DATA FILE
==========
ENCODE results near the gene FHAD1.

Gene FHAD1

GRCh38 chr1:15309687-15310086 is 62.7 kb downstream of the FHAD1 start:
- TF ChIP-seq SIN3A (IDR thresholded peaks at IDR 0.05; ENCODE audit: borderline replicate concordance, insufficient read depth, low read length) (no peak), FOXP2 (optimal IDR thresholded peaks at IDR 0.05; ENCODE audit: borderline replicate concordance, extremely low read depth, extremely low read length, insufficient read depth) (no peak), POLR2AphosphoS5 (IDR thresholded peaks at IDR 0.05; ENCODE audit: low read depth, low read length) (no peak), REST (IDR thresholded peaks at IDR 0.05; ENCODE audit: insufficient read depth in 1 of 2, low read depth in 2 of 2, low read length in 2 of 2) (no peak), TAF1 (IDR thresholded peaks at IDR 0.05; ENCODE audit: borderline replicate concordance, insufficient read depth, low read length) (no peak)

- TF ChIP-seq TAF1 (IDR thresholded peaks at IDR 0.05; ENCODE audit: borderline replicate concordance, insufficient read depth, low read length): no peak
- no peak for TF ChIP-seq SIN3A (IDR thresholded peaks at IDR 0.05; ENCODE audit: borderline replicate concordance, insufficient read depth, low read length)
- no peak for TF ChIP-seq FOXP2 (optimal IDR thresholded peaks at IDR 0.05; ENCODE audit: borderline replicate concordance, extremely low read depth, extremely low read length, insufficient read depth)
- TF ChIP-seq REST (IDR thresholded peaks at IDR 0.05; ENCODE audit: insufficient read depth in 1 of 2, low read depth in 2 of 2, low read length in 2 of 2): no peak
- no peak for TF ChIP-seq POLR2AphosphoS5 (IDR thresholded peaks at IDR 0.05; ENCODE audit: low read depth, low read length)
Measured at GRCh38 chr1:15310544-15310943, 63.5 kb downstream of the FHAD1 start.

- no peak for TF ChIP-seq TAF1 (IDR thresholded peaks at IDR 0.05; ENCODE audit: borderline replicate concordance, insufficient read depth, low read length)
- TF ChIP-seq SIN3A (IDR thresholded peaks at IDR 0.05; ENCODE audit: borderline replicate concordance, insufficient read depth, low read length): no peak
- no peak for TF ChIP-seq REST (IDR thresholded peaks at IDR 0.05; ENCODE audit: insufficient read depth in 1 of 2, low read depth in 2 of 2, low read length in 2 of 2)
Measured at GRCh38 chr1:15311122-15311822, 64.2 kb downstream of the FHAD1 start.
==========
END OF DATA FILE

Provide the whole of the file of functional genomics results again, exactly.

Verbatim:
ENCODE results near the gene FHAD1.

Gene FHAD1

GRCh38 chr1:15309687-15310086 is 62.7 kb downstream of the FHAD1 start:
- TF ChIP-seq SIN3A (IDR thresholded peaks at IDR 0.05; ENCODE audit: borderline replicate concordance, insufficient read depth, low read length) (no peak), FOXP2 (optimal IDR thresholded peaks at IDR 0.05; ENCODE audit: borderline replicate concordance, extremely low read depth, extremely low read length, insufficient read depth) (no peak), POLR2AphosphoS5 (IDR thresholded peaks at IDR 0.05; ENCODE audit: low read depth, low read length) (no peak), REST (IDR thresholded peaks at IDR 0.05; ENCODE audit: insufficient read depth in 1 of 2, low read depth in 2 of 2, low read length in 2 of 2) (no peak), TAF1 (IDR thresholded peaks at IDR 0.05; ENCODE audit: borderline replicate concordance, insufficient read depth, low read length) (no peak)

- TF ChIP-seq TAF1 (IDR thresholded peaks at IDR 0.05; ENCODE audit: borderline replicate concordance, insufficient read depth, low read length): no peak
- no peak for TF ChIP-seq SIN3A (IDR thresholded peaks at IDR 0.05; ENCODE audit: borderline replicate concordance, insufficient read depth, low read length)
- no peak for TF ChIP-seq FOXP2 (optimal IDR thresholded peaks at IDR 0.05; ENCODE audit: borderline replicate concordance, extremely low read depth, extremely low read length, insufficient read depth)
- TF ChIP-seq REST (IDR thresholded peaks at IDR 0.05; ENCODE audit: insufficient read depth in 1 of 2, low read depth in 2 of 2, low read length in 2 of 2): no peak
- no peak for TF ChIP-seq POLR2AphosphoS5 (IDR thresholded peaks at IDR 0.05; ENCODE audit: low read depth, low read length)
Measured at GRCh38 chr1:15310544-15310943, 63.5 kb downstream of the FHAD1 start.

- no peak for TF ChIP-seq TAF1 (IDR thresholded peaks at IDR 0.05; ENCODE audit: borderline replicate concordance, insufficient read depth, low read length)
- TF ChIP-seq SIN3A (IDR thresholded peaks at IDR 0.05; ENCODE audit: borderline replicate concordance, insufficient read depth, low read length): no peak
- no peak for TF ChIP-seq REST (IDR thresholded peaks at IDR 0.05; ENCODE audit: insufficient read depth in 1 of 2, low read depth in 2 of 2, low read length in 2 of 2)
Measured at GRCh38 chr1:15311122-15311822, 64.2 kb downstream of the FHAD1 start.